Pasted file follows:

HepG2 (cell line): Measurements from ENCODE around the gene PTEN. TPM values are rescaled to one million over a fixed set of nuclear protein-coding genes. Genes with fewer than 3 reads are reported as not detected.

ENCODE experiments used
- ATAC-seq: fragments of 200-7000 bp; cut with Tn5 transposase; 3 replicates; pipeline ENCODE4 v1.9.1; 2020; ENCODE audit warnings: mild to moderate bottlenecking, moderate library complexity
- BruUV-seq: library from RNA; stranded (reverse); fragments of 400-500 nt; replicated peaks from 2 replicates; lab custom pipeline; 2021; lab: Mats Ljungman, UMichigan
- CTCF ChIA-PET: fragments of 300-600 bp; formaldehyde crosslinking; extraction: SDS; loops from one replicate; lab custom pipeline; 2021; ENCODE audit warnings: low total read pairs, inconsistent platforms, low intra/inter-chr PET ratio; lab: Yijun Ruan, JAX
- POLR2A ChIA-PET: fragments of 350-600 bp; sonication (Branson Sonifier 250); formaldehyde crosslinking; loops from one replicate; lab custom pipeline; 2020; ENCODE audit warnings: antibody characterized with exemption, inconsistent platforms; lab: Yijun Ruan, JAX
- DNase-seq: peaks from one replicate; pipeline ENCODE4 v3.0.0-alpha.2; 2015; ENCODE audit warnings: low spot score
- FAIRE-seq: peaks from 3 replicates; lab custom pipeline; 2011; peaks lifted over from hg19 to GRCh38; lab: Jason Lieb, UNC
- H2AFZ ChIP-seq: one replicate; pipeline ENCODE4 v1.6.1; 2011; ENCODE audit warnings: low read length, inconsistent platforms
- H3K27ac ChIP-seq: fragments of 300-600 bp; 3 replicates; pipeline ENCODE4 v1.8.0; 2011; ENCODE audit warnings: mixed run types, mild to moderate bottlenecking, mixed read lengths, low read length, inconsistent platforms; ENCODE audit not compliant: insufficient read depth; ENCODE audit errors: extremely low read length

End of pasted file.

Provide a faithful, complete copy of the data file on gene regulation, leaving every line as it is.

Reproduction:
HepG2 (cell line): Measurements from ENCODE around the gene PTEN. TPM values are rescaled to one million over a fixed set of nuclear protein-coding genes. Genes with fewer than 3 reads are reported as not detected.

ENCODE experiments used
- ATAC-seq: fragments of 200-7000 bp; cut with Tn5 transposase; 3 replicates; pipeline ENCODE4 v1.9.1; 2020; ENCODE audit warnings: mild to moderate bottlenecking, moderate library complexity
- BruUV-seq: library from RNA; stranded (reverse); fragments of 400-500 nt; replicated peaks from 2 replicates; lab custom pipeline; 2021; lab: Mats Ljungman, UMichigan
- CTCF ChIA-PET: fragments of 300-600 bp; formaldehyde crosslinking; extraction: SDS; loops from one replicate; lab custom pipeline; 2021; ENCODE audit warnings: low total read pairs, inconsistent platforms, low intra/inter-chr PET ratio; lab: Yijun Ruan, JAX
- POLR2A ChIA-PET: fragments of 350-600 bp; sonication (Branson Sonifier 250); formaldehyde crosslinking; loops from one replicate; lab custom pipeline; 2020; ENCODE audit warnings: antibody characterized with exemption, inconsistent platforms; lab: Yijun Ruan, JAX
- DNase-seq: peaks from one replicate; pipeline ENCODE4 v3.0.0-alpha.2; 2015; ENCODE audit warnings: low spot score
- FAIRE-seq: peaks from 3 replicates; lab custom pipeline; 2011; peaks lifted over from hg19 to GRCh38; lab: Jason Lieb, UNC
- H2AFZ ChIP-seq: one replicate; pipeline ENCODE4 v1.6.1; 2011; ENCODE audit warnings: low read length, inconsistent platforms
- H3K27ac ChIP-seq: fragments of 300-600 bp; 3 replicates; pipeline ENCODE4 v1.8.0; 2011; ENCODE audit warnings: mixed run types, mild to moderate bottlenecking, mixed read lengths, low read length, inconsistent platforms; ENCODE audit not compliant: insufficient read depth; ENCODE audit errors: extremely low read length